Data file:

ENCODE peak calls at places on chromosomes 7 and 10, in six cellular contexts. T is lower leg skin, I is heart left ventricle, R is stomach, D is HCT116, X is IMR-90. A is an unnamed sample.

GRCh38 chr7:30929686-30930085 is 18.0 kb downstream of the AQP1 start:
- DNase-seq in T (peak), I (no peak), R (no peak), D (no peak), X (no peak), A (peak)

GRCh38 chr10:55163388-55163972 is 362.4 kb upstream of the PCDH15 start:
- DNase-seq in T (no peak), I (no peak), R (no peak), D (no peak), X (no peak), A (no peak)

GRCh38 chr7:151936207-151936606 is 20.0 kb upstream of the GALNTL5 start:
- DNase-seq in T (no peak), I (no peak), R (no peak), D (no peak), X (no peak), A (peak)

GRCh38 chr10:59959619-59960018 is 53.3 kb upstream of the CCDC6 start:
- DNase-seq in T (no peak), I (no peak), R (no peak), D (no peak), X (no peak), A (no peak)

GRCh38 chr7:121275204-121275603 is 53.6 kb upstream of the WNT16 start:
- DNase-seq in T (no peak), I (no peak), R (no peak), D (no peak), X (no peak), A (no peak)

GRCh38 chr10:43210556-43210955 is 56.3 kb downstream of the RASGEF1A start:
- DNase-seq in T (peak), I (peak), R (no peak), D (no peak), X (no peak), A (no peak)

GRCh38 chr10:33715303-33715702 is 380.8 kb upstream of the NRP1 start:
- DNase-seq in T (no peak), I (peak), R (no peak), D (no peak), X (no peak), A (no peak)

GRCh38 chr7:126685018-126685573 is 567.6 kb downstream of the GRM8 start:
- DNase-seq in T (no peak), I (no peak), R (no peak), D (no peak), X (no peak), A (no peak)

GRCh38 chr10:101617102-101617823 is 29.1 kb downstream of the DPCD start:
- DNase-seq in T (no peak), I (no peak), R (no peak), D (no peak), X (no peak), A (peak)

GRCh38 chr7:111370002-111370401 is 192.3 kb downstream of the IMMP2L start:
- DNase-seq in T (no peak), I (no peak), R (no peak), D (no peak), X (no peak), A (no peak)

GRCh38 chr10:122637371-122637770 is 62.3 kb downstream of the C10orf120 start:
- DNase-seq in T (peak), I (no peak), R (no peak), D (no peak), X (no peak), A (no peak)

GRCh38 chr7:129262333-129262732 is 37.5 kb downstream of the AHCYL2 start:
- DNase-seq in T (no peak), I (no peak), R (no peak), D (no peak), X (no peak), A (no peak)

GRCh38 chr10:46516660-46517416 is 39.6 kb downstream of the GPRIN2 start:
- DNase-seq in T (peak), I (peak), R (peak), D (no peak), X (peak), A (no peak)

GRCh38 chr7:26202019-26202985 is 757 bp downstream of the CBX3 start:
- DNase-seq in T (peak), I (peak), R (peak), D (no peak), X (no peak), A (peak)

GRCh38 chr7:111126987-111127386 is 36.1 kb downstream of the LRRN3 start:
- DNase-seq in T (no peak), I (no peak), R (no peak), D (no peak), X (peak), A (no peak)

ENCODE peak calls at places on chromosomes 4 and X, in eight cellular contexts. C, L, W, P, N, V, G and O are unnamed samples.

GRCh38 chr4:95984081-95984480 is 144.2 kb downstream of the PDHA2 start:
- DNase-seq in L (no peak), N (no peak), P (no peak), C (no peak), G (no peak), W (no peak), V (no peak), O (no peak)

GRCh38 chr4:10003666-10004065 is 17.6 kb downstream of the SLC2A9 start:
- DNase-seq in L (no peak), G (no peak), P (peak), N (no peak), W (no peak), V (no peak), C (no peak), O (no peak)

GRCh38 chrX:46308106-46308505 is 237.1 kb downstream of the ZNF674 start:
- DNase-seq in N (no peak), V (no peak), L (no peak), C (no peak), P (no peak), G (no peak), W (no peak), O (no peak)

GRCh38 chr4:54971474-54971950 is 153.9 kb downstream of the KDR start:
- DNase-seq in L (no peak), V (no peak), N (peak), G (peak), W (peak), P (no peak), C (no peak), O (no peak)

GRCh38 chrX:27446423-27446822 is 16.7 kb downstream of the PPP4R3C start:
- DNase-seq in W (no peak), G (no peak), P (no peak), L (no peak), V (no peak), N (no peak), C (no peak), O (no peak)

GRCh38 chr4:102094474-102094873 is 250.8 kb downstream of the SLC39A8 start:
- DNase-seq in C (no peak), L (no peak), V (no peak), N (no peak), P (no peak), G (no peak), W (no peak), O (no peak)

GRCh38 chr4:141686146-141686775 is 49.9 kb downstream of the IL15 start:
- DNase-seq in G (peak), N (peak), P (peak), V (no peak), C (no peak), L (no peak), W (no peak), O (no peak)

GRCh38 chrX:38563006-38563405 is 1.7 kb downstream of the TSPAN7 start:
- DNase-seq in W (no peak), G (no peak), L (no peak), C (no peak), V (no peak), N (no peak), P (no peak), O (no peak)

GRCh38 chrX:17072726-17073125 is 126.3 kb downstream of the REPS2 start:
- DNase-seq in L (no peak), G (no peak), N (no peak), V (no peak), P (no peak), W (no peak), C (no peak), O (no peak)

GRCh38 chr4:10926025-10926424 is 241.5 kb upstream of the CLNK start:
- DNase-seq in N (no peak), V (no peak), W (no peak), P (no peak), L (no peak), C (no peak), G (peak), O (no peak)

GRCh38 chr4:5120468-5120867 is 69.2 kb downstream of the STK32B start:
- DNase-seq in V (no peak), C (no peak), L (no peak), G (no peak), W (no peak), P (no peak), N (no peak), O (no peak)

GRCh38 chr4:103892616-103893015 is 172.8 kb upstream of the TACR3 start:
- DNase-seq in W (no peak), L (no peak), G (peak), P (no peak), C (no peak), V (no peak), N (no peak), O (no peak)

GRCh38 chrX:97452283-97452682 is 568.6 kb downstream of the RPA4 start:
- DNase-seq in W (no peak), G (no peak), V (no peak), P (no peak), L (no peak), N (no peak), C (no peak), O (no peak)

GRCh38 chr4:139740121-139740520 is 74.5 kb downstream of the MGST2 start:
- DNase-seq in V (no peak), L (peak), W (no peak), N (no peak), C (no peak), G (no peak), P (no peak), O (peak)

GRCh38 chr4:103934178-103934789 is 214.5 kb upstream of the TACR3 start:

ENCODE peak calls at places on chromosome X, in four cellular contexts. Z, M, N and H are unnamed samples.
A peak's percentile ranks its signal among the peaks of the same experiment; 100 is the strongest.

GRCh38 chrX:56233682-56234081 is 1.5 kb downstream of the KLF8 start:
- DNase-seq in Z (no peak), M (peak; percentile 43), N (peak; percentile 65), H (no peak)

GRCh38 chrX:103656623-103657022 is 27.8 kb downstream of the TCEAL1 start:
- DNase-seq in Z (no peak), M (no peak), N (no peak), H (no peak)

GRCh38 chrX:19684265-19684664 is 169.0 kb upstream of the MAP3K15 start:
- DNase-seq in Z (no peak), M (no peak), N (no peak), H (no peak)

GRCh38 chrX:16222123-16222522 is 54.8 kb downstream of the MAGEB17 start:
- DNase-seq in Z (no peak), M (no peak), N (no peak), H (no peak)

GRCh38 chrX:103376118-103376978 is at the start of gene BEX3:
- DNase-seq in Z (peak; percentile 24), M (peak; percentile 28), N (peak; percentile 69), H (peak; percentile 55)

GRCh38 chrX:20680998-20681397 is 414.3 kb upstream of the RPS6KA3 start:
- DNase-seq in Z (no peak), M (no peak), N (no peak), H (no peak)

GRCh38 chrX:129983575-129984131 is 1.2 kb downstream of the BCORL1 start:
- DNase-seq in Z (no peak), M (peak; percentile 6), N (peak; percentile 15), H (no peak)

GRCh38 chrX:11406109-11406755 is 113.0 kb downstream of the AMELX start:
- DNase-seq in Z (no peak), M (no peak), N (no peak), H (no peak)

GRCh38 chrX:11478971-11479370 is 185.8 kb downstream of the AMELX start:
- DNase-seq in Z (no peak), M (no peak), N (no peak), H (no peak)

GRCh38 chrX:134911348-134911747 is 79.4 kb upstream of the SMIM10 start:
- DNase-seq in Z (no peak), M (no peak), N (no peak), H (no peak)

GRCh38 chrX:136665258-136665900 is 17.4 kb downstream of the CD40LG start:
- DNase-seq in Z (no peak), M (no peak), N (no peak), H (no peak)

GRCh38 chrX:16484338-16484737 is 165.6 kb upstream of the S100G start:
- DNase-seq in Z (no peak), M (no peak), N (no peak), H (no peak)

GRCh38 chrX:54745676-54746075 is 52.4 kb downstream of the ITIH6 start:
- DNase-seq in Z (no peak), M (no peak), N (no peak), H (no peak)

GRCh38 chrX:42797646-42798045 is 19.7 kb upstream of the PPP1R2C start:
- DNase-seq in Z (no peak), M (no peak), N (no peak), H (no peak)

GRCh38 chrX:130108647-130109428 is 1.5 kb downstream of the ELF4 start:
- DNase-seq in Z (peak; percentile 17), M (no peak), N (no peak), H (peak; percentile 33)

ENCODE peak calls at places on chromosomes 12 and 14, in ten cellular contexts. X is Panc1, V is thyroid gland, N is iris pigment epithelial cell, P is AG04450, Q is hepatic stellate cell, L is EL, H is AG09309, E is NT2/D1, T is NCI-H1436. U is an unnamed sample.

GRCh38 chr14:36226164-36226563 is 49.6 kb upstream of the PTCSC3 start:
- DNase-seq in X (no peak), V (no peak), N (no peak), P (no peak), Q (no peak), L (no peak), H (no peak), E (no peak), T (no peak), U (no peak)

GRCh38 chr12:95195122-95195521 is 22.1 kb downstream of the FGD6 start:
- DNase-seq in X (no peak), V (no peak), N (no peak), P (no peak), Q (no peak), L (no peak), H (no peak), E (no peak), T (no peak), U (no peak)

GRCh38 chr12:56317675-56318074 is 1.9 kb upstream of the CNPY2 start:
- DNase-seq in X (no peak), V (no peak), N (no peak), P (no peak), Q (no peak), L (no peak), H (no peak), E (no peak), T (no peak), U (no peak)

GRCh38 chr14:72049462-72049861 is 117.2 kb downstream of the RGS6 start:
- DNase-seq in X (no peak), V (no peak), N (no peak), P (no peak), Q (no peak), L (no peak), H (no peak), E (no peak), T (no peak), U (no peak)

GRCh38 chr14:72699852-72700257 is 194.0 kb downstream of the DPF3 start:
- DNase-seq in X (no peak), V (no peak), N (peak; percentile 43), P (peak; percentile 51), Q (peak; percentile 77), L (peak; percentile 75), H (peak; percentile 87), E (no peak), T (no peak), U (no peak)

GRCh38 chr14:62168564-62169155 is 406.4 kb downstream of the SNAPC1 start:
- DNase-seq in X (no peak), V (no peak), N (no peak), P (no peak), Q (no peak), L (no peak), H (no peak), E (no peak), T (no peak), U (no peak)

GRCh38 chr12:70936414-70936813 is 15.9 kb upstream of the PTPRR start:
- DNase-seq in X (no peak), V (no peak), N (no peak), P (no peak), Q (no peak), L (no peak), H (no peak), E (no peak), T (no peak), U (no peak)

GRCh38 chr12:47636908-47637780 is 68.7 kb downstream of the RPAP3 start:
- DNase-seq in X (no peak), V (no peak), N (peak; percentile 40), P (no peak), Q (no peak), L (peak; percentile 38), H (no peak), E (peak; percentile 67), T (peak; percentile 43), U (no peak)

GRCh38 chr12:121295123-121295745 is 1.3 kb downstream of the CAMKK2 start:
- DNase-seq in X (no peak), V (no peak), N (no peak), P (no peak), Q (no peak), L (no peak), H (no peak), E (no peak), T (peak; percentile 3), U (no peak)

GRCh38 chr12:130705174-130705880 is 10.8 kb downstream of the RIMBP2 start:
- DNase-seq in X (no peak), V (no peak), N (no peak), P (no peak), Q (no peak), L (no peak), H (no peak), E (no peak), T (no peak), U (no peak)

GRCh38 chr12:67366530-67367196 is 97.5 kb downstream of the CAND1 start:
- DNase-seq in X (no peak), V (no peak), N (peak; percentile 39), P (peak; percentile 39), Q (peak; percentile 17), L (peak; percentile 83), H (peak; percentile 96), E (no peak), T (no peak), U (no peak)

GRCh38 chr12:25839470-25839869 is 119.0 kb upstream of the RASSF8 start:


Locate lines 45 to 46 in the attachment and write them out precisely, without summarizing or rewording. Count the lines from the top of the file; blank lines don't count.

GRCh38 chr4:141686146-141686775 is 49.9 kb downstream of the IL15 start:
- DNase-seq in G (peak), N (peak), P (peak), V (no peak), C (no peak), L (no peak), W (no peak), O (no peak)